During the end of last year, Ali Ahmed Alnaqbi, founding and executive chairman of the Middle East and North Africa Business Aviation Association predicted that in 2020 the business aviation sector in the Middle East and North Africa region, which includes the United Arab Emirates, would achieve a growth rate of around 9%, higher than the global growth estimate of 4 – 6%, with the UAE as the sector leader in the region.
“2020 will be a milestone in the history of business aviation and private aviation in the Middle East region in general, and the UAE in particular,” Alnaqbi said back in December 2019.
Alnaqbi’s prediction of a historic year for business aviation wasn’t wrong, but it has been for reasons no one could have ever foreseen. When the Covid-19 pandemic struck throughout the world in March, it left much of the industry in a tailspin. But despite the fallout that most in the industry have felt since the chaotic arrival of Coronavirus, many business aviation companies in the UAE are confident that the Middle East and North Africa (MENA) region will recover strongly. Reports of flights at almost 50% ahead of normal in August 2020 show that the recovery trend is well-established.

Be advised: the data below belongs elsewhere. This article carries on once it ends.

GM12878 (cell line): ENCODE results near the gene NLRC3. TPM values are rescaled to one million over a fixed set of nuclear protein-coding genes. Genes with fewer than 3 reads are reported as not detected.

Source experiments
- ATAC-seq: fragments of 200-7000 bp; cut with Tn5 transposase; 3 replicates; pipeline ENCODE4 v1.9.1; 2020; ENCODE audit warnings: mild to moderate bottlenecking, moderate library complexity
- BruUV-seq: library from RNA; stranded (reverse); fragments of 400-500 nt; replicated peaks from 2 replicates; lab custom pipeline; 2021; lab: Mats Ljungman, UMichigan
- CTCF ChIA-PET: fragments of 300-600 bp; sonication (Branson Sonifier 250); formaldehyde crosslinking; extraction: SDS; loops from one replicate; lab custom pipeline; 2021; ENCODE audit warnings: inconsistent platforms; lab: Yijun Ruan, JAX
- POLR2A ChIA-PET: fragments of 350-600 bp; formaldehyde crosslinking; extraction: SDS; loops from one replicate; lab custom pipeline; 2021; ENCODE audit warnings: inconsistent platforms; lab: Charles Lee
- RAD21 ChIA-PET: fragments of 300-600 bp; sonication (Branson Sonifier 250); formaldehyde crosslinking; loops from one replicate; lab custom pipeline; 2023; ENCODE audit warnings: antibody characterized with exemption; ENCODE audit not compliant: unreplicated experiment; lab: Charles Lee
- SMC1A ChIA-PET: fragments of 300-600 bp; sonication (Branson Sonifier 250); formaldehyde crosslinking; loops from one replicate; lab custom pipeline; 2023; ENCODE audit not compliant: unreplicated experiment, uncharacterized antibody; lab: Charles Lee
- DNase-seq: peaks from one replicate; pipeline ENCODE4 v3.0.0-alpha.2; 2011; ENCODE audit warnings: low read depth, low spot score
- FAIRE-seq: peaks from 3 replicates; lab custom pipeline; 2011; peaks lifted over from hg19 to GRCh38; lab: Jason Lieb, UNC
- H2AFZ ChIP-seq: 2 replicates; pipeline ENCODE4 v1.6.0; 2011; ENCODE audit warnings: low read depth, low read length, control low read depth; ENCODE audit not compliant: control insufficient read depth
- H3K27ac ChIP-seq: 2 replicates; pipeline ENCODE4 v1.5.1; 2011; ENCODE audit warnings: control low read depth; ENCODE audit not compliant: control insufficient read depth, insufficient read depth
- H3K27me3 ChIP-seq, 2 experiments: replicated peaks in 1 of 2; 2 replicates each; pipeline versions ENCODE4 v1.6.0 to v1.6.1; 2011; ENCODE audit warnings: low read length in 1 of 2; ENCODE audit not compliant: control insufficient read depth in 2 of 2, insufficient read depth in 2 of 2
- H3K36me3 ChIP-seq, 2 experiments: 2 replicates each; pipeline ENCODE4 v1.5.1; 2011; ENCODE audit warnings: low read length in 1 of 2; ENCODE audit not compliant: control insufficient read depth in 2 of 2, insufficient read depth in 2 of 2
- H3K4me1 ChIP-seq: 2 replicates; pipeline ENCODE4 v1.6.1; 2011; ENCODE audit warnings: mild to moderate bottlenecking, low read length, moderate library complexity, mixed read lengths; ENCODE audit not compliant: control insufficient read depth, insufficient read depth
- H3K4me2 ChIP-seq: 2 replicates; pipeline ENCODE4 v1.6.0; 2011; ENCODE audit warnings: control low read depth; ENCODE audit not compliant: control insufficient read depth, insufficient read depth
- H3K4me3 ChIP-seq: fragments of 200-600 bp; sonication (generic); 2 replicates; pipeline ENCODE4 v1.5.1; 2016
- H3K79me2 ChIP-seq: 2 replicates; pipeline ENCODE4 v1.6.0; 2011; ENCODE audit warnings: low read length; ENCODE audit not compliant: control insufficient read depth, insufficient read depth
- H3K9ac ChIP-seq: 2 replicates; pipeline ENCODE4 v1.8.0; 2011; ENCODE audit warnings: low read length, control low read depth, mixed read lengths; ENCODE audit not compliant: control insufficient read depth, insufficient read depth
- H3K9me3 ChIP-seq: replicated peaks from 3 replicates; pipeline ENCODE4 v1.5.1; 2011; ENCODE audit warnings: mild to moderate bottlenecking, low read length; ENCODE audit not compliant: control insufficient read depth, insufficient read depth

“Currently, many countries still have travel restrictions in place due to Covid-19. However, we have witnessed increasing movements to India, Maldives and Europe,” explains Holger Ostheimer, managing director, DC Aviation Al-Futtaim. “They are primarily traveling for holidays, repatriation and business.”
“MENA is an interesting region with the UAE, Saudi Arabia, Morocco, Egypt and others being the busiest markets,” notes Issa Zuriqi, commercial director at business aviation services and FBO-provider, Hadid. “Being headquartered in Dubai, we would note that the busiest regions within the country are Dubai and Abu Dhabi, which are major destinations for trade, business and tourism.
“Dubai International Airport is amongst the world’s busiest airports in terms of passenger traffic and air freight movements while Abu Dhabi International Airport is an increasingly popular hub for commercial aviation activities.”
Many are unaware that the UAE is a year-round destination, with numerous travelers visiting in the hottest months for both business and tourism.
“Over the years and prior to Covid-19, year in, year out, there has been an increase in business aviation activities from late August to late April,” explains Zuriqi. “Being a provider of services to a diverse international clientele, we see a strong surge in leisure enquiries towards major events hosted in Dubai.”